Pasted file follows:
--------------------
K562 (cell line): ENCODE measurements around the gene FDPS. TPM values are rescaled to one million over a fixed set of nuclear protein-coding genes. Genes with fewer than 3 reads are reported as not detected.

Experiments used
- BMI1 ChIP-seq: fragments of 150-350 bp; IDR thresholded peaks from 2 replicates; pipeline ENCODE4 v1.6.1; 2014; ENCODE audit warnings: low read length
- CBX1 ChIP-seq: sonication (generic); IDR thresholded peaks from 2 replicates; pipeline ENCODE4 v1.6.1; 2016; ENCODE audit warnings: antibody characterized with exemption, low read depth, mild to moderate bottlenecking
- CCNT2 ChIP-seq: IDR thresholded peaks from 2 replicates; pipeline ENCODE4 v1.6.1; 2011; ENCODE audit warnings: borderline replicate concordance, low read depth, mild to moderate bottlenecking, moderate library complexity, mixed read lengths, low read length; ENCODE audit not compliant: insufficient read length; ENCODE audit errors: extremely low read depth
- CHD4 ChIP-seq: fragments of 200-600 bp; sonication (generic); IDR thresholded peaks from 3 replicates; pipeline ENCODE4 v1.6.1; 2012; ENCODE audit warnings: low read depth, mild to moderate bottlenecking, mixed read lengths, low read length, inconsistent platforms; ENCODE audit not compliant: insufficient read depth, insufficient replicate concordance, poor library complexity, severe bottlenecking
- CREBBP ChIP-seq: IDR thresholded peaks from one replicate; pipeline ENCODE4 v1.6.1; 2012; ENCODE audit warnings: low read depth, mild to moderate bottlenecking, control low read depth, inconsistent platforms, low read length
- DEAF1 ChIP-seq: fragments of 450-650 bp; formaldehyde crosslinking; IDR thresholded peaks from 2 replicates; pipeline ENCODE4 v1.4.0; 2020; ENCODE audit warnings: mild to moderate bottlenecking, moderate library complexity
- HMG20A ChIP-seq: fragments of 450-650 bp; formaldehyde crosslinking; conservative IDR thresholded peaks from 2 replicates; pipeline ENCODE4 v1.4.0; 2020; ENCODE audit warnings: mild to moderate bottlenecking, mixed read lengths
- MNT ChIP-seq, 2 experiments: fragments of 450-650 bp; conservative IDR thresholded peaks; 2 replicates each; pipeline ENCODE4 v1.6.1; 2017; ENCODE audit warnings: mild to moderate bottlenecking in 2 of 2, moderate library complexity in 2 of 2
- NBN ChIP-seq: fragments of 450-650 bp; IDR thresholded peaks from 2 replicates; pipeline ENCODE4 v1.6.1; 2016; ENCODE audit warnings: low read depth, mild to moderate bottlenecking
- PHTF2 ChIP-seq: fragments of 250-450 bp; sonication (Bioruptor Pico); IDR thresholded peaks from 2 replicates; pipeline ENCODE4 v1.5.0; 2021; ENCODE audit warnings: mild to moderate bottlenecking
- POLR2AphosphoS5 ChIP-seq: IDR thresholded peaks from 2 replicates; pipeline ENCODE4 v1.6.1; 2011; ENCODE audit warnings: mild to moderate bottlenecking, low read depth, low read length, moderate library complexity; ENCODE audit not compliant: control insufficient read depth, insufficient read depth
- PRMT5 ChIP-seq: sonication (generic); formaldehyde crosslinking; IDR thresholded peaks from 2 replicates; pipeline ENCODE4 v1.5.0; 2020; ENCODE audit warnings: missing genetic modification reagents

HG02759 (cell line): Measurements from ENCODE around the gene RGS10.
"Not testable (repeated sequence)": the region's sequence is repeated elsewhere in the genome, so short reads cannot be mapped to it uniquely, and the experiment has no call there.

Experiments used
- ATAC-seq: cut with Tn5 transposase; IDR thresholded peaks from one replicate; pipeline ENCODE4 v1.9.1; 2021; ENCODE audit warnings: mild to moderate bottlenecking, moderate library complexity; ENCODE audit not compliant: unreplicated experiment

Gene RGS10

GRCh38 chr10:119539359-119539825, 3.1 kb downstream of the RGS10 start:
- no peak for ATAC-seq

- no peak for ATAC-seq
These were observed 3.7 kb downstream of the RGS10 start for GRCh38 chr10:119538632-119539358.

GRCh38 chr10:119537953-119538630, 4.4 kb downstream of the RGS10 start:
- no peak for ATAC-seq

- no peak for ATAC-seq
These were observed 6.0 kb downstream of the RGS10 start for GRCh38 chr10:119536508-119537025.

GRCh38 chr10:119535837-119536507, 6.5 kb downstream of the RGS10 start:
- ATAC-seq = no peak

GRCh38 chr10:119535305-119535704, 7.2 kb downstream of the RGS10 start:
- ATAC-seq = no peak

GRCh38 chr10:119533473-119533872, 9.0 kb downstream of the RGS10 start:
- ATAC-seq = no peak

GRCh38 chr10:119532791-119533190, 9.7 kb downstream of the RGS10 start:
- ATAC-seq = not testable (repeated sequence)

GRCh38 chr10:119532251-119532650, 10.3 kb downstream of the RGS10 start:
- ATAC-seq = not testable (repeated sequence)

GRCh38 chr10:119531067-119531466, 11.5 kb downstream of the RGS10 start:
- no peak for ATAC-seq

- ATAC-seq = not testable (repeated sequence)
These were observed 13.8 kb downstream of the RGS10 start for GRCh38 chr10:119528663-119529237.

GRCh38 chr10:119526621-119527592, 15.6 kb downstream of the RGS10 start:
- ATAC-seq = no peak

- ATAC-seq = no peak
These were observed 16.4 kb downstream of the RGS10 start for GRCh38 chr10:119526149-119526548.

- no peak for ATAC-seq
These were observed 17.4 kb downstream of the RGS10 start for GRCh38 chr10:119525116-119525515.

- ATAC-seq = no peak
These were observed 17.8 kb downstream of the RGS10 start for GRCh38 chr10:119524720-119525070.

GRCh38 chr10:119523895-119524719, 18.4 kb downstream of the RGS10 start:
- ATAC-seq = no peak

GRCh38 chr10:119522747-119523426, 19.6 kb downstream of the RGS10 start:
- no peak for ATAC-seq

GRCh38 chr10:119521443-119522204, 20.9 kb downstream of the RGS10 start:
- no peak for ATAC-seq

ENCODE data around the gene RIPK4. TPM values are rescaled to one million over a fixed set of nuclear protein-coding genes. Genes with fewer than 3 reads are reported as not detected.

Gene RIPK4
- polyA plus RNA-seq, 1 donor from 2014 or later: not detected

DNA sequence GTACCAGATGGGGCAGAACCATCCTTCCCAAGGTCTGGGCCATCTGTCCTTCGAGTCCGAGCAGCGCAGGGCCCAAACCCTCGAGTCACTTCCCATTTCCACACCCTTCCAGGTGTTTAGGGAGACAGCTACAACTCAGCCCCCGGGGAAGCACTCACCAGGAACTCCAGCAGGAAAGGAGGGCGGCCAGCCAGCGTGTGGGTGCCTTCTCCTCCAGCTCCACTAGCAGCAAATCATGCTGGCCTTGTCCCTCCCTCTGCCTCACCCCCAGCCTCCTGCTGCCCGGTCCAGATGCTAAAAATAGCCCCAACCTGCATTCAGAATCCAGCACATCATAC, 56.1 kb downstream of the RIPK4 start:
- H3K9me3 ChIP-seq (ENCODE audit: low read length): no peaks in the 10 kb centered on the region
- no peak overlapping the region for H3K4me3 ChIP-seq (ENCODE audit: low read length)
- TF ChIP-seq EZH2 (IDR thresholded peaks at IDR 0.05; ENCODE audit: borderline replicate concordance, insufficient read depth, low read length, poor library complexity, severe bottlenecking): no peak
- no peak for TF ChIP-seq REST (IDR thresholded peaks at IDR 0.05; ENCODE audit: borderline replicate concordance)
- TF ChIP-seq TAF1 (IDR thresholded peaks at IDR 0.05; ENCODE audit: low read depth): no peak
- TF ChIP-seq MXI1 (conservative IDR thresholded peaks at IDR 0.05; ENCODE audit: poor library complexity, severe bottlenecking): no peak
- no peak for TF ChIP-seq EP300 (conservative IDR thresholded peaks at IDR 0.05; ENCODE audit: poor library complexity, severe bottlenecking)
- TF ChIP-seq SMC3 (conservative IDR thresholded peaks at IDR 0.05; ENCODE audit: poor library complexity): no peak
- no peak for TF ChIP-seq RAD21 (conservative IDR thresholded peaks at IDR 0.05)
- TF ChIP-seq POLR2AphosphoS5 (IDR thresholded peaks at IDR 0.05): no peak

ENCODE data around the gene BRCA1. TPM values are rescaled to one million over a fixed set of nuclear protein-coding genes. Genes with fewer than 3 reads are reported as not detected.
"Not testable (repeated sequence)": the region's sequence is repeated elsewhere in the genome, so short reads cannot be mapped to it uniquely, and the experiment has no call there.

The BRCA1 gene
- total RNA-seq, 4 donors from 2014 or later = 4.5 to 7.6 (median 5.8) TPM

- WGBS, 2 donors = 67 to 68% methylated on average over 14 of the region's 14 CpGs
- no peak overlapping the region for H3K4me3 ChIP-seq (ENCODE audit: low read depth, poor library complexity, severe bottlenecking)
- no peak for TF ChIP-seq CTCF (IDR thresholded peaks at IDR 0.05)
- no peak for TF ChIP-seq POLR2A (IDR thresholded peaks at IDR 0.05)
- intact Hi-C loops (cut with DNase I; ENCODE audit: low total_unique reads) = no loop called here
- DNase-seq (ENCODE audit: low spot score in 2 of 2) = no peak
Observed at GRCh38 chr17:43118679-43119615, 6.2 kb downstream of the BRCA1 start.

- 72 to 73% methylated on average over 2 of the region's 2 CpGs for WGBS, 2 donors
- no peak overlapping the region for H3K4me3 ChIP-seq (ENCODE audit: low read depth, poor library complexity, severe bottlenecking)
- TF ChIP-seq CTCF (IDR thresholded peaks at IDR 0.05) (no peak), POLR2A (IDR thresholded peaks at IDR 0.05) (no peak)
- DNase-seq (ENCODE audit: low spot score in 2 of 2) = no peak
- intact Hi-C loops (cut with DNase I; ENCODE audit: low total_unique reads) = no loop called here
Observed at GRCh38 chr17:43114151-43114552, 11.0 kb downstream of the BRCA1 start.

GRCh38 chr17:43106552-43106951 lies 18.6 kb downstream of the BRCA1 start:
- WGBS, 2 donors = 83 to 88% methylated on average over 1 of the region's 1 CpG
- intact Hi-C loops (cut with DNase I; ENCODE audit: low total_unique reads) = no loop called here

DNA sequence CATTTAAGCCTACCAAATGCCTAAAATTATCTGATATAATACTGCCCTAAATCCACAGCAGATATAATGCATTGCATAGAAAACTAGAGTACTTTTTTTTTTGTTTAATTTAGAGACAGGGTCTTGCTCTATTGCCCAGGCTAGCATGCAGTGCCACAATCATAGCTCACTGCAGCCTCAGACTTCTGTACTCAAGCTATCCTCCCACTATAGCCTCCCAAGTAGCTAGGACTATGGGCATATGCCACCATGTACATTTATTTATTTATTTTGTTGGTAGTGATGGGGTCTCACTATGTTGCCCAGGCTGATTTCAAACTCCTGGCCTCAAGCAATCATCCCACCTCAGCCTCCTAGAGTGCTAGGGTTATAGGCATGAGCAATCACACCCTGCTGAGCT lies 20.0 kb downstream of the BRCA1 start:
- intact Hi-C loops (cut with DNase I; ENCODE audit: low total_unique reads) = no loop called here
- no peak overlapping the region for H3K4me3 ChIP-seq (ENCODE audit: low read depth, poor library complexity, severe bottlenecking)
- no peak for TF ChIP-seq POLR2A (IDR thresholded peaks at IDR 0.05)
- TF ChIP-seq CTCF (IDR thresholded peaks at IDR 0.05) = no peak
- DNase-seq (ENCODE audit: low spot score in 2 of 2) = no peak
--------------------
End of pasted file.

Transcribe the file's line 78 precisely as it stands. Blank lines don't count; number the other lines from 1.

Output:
- intact Hi-C loops (cut with DNase I; ENCODE audit: low total_unique reads) = no loop called here